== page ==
Republic of Korea Navy, 1951-1973[edit]

On 9 October 1951, the United States transferred Tacoma to the Republic of Korea. She served in the Republic of Korea Navy as ROKS Taedong (PF-63) until 28 February 1973, when she was decommissioned and returned to the U.S. Navy, which struck her name from the Navy list on 2 April 1973 andsubsequently donated her to the Republic of Korea Navy as a museum and training ship.

Awards[edit]

The U.S. Navy awarded Tacoma three battle stars for her service during the Korean War.

References[edit]

This article incorporates text from the public domain Dictionary of American Naval Fighting Ships. The entry can be found here.

  1. ^ a b The Dictionary of American Naval Fighting Ships Tacoma III article states that Tacoma was named EK-12 in Soviet service and NavSource Online: Frigate Photo Archive Tacoma (PF 3) ex-PG-111 and hazegray.org Tacoma repeat this, but Russell, Richard A., Project Hula: Secret Soviet-American Cooperation in the War Against Japan, Washington, D.C.: Naval Historical Center, 1997, ISBN 0-945274-35-1, p. 39, which includes access to Soviet-era records unavailable during the Cold War, reports that the ship's Soviet name was EK-11. As sources, Russell cites Department of the Navy, Ships Data: U.S. Naval Vessels Volume II, 1 January 1949, (NAVSHIPS 250-012), Washington, DC: Bureau of Ships, 1949; and Berezhnoi, S. S., Flot SSSR: Korabli i suda lendliza: Spravochnik ("The Soviet Navy: Lend-Lease Ships and Vessels: A Reference"), St. Petersburg, Russia: Belen, 1994.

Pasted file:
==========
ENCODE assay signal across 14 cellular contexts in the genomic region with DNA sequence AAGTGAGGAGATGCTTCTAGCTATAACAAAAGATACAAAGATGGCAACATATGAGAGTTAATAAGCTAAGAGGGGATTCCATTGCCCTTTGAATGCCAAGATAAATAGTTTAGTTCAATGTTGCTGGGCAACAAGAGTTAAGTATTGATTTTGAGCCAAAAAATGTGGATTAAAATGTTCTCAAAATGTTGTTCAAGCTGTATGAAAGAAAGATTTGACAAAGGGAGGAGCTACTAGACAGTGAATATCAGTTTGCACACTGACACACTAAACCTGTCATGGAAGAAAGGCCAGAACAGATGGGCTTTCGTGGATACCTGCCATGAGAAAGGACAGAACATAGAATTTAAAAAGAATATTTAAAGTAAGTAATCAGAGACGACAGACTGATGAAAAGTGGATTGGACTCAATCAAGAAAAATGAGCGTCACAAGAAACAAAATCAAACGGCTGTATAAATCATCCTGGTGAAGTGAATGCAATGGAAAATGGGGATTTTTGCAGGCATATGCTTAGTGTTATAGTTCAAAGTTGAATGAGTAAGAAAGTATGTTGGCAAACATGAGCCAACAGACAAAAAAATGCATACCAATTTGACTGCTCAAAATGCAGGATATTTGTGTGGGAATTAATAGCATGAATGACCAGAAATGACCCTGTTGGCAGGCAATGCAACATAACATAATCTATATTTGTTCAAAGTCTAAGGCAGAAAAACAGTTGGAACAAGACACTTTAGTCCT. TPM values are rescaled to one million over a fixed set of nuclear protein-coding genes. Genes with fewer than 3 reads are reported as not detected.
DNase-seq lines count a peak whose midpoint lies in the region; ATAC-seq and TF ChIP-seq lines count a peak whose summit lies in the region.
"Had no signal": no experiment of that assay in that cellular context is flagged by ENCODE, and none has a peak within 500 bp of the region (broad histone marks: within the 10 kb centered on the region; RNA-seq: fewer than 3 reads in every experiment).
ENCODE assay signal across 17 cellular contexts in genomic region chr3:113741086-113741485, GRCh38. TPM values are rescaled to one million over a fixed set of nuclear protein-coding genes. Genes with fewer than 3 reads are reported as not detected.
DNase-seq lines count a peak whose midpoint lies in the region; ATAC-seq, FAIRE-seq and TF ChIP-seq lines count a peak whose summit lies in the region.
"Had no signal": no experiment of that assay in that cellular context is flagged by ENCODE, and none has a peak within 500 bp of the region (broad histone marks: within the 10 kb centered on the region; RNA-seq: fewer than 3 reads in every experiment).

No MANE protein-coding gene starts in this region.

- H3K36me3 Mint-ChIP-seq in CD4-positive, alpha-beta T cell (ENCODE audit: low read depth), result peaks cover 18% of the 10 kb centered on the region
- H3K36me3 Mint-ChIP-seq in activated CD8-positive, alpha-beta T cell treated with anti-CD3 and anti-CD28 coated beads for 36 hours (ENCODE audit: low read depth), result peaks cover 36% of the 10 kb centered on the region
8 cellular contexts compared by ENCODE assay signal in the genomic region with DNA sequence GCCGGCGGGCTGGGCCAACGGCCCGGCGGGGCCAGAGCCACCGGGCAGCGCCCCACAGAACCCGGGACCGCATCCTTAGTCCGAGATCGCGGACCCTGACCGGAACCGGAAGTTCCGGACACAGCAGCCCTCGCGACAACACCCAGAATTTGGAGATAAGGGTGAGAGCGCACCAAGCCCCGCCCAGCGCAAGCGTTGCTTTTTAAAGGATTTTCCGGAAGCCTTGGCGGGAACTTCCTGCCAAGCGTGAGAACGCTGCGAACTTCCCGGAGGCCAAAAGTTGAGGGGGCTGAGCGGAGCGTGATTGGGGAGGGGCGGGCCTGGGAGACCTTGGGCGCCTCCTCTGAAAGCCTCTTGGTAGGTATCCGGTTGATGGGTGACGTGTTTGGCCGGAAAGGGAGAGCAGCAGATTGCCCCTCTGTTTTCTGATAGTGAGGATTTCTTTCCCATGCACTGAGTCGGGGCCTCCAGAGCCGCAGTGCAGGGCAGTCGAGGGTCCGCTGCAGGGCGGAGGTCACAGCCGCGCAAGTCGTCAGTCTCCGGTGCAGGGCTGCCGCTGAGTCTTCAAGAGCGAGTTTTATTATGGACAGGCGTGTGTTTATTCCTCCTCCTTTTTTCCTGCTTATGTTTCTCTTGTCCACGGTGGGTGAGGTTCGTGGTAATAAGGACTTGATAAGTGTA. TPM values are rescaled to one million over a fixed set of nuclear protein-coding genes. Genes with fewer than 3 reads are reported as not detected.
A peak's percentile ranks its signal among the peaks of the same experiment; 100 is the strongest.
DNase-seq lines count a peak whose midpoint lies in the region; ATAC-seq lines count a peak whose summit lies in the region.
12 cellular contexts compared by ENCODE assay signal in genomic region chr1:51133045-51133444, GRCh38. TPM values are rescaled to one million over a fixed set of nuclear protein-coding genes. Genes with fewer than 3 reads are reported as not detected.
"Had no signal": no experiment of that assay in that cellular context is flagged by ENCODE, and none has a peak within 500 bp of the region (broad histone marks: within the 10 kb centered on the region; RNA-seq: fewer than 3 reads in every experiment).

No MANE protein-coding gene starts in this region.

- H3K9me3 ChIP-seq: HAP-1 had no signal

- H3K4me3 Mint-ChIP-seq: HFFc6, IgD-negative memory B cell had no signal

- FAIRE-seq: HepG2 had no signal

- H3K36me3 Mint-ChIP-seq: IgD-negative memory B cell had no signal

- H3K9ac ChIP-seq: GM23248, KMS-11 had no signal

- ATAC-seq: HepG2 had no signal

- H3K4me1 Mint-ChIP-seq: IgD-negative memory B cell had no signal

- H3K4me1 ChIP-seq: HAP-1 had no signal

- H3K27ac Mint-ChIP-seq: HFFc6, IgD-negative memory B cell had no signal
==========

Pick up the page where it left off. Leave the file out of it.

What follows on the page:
2. ^ a b According to Russell, Richard A., Project Hula: Secret Soviet-American Cooperation in the War Against Japan, Washington, D.C.: Naval Historical Center, 1997, ISBN 0-945274-35-1, which includes access to Soviet-era records unavailable during the Cold War, Project Hula ships were commissioned into the Soviet Navy simultaneously with their transfer from the U.S. Navy; see photo captions on p. 24 regarding the transfers of various large infantry landing craft (LCI(L)s) and information on p. 27 about the transfer of USS Coronado (PF-38), which Russell says typified the transfer process. As sources, Russell cites Department of the Navy, Ships Data: U.S. Naval Vessels Volume II, 1 January 1949, (NAVSHIPS 250-012), Washington, DC: Bureau of Ships, 1949; and Berezhnoi, S. S., Flot SSSR: Korabli i suda lendliza: Spravochnik ("The Soviet Navy: Lend-Lease Ships and Vessels: A Reference"), St. Petersburg, Russia: Belen, 1994.
  3. ^ Russell, Richard A., Project Hula: Secret Soviet-American Cooperation in the War Against Japan, Washington, D.C.: Naval Historical Center, 1997, ISBN 0-945274-35-1, p. 39.
  4. ^ Russell, Richard A., Project Hula: Secret Soviet-American Cooperation in the War Against Japan, Washington, D.C.: Naval Historical Center, 1997, ISBN 0-945274-35-1, pp. 34, 35, 39.
  5. ^ Russell, Richard A., Project Hula: Secret Soviet-American Cooperation in the War Against Japan, Washington, D.C.: Naval Historical Center, 1997, ISBN 0-945274-35-1, pp. 37-38, 39.